[bct] Re: Digital recorders for Dummies

  • From: "Neal Ewers" <ewers@xxxxxxxxxxxxxx>
  • To: <blindcooltech@xxxxxxxxxxxxx>
  • Date: Thu, 1 Dec 2005 21:06:39 -0600

Joni, The fact that any of us are willing to record information about
our personal lives or adventures and other experiences is just wonderful
in and of itself.  Yes, I know a lot about recording and I have done and
will continue to do podcasts on making better recordings.  But, I am of
the opinion that the message can often be more important than the
medium.  So, you just go right on planning to record something for us no
matter what equipment you have or how much you know about it.  And, if
you need help, well, that's why we are all on this list.

Neal

-----Original Message-----
From: blindcooltech-bounce@xxxxxxxxxxxxx
[mailto:blindcooltech-bounce@xxxxxxxxxxxxx] On Behalf Of Joni Colver
Sent: Thursday, December 01, 2005 5:57 PM
To: blindcooltech@xxxxxxxxxxxxx
Subject: [bct] Re: Digital recorders for Dummies


Dan your answers are very helpful.  Thank you!

I find the subject of digital recording both intriguing and
intimidating.  I 
will have to do some research and just pick a recorder at some point and

dive in.  I know that taking it step-by-step will work in the long run,
but 
from the standpoint of someone who isn't terribly experienced or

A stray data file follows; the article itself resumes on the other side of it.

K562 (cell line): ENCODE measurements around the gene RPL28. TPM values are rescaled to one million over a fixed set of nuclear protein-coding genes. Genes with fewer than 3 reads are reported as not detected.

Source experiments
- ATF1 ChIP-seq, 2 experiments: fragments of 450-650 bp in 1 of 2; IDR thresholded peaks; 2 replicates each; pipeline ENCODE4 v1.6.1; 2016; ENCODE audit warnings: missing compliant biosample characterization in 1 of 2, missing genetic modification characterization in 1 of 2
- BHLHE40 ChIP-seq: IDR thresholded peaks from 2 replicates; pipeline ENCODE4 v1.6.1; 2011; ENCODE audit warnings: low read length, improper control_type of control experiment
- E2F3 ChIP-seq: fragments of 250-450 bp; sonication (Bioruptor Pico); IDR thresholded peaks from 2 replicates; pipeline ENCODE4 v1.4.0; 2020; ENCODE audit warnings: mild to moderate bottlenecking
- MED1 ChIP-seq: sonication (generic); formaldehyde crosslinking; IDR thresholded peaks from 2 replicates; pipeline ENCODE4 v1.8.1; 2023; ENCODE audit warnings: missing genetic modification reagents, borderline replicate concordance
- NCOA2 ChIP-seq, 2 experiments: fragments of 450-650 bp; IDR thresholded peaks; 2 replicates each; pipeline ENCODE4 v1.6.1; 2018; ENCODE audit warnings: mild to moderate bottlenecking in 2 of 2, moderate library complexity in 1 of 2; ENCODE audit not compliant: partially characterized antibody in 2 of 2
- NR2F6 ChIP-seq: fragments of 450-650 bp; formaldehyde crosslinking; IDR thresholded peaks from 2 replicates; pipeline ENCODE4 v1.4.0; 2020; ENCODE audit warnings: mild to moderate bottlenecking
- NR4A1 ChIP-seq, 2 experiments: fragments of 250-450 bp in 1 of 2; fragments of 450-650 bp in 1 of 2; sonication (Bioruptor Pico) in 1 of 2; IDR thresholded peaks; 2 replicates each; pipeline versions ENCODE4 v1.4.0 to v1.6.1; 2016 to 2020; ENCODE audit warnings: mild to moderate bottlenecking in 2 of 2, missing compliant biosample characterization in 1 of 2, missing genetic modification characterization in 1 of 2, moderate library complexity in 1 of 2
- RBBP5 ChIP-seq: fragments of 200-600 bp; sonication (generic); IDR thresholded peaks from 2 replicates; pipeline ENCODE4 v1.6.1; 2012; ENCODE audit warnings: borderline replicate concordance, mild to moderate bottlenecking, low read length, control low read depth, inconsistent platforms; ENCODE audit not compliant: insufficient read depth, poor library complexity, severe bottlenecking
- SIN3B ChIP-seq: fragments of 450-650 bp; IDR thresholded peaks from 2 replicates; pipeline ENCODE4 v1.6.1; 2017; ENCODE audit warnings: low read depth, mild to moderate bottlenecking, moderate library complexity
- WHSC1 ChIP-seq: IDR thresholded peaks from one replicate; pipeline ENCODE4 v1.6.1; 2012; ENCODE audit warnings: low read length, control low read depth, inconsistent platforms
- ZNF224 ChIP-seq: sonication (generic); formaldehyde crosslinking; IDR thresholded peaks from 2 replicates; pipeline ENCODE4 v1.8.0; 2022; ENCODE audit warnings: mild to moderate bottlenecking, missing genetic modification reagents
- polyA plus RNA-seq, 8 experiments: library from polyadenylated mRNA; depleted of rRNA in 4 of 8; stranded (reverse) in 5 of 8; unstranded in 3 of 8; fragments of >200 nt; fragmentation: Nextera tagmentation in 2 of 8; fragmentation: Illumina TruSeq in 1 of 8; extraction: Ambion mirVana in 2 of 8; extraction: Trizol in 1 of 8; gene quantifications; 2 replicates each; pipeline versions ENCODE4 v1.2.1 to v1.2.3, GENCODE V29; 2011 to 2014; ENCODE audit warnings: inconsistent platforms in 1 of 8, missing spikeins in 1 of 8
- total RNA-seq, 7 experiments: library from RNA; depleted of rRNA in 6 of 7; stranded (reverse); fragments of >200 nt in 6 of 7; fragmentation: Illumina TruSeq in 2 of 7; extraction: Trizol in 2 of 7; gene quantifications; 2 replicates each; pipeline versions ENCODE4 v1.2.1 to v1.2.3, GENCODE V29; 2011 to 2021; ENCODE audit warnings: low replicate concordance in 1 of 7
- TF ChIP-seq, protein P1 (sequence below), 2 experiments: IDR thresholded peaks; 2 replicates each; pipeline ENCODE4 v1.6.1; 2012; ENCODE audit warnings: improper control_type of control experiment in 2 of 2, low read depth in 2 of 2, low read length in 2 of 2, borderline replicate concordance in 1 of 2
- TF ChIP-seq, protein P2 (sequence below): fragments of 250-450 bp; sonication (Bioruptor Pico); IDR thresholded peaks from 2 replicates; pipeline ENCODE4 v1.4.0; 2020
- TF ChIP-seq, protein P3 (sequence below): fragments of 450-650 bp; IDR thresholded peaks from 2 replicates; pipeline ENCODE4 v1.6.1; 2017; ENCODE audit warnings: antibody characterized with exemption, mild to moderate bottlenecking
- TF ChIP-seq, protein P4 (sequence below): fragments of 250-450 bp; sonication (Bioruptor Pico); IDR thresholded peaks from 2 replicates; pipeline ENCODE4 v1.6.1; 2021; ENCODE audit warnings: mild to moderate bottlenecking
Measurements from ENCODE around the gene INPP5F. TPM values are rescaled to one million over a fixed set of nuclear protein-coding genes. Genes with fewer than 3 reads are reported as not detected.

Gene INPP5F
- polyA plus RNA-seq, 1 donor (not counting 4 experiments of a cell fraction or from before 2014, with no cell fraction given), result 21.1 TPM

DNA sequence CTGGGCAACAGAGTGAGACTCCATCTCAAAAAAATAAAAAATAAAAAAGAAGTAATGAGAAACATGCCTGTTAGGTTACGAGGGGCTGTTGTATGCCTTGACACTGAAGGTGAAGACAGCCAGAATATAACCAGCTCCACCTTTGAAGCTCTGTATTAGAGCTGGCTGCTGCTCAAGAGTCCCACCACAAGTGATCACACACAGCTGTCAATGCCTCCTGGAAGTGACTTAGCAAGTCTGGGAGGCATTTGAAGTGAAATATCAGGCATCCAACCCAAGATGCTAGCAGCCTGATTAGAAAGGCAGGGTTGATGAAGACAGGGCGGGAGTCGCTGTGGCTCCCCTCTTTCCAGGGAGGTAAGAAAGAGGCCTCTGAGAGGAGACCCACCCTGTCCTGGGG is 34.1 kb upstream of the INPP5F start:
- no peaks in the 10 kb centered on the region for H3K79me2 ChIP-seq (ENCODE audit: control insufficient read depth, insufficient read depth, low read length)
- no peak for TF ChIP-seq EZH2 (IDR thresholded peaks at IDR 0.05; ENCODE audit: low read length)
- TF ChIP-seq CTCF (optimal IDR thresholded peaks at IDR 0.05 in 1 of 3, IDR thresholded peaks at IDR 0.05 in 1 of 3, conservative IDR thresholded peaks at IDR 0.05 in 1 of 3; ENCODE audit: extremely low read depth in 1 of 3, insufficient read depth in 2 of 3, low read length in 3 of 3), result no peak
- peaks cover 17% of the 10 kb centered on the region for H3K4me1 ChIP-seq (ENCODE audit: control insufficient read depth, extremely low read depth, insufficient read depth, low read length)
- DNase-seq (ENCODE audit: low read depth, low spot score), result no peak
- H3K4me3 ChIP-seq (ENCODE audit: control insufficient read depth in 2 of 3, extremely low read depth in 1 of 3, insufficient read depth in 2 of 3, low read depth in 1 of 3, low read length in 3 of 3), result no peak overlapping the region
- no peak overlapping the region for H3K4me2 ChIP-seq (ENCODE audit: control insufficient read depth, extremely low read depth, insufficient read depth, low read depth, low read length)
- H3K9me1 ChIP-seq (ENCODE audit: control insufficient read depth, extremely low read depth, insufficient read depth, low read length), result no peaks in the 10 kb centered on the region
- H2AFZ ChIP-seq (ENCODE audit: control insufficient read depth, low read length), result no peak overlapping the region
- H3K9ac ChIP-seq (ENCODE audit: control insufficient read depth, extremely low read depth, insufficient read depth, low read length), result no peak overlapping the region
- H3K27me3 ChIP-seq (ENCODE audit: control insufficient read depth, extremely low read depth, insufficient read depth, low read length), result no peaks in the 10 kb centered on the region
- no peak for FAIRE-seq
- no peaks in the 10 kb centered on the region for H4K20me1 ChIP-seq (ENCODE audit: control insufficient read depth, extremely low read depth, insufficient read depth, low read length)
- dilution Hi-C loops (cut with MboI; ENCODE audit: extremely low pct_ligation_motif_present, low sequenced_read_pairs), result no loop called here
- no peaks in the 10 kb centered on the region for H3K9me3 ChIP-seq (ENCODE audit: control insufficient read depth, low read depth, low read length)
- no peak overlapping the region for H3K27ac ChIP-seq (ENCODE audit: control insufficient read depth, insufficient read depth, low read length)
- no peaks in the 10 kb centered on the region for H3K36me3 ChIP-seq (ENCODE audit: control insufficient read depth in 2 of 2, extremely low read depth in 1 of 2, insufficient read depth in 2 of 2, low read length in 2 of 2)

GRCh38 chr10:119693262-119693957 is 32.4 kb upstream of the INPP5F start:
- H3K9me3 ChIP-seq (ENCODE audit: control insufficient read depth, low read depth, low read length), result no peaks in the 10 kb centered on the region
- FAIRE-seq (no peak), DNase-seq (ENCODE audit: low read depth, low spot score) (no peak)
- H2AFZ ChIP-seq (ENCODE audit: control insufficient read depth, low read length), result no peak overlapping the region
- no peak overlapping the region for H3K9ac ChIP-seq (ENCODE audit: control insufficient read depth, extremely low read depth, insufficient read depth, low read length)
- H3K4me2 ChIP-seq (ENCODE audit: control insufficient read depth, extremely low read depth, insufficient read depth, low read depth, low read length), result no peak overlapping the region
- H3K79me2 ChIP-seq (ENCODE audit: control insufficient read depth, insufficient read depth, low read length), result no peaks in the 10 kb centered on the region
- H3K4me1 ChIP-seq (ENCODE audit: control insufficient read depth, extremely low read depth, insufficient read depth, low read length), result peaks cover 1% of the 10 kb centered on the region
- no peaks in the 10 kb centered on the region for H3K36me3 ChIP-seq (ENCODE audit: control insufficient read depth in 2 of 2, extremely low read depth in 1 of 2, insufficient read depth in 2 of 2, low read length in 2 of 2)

knowledgeable in working with audio files it all can seem a bit 
overwhelming.  I know this list and the BCT podcasts will be a great
help 
and I appreciate the willingness to share and help a raw beginner.
Thanks 
to everyone who has responded with encouragement and advice.

Joni
----- Original Message ----- 
From: "The Scarlet Wombat" <coconut@xxxxxxx>
To: <blindcooltech@xxxxxxxxxxxxx>
Sent: Thursday, December 01, 2005 4:07 PM
Subject: [bct] Re: Digital recorders for Dummies


Joni, there are no dumb questions.

A digital recorder can record audio on built in memory, or a card like a
compact flash card, or a built in internal hard disk, or even a special
recordable disk called a mini-disk.

Usually, they connect to your computer using a usb cable and, once
connected, they look like another drive to your computer so you can move
the files from the recorder to your computer for editing and compressing
into mp3 formats if you want.  Some of the digital recorders produce mp3
files to start with, but you cannot edit an mp3 directly, even if the
software appears to be doing this.

You do need programs to edit digital recordings.  They can be fairly
simple or far more complicated.  I am sure others can comment on the
simple ones, but Sound Forge and Studio Recorder are two more complex
ones that allow you to do a lot of stuff and are not the most difficult
things in the world to learn.

In addition, you can get a product like Total Recorder for your
computer, a usb microphone and actually make your recordings directly
onto your computer.  While this has drawbacks, like limited portability
and the noise of the computer's fans if there are any, it does avoid
having to purchase a digital recorder.

Hope this helps a bit.

Dan



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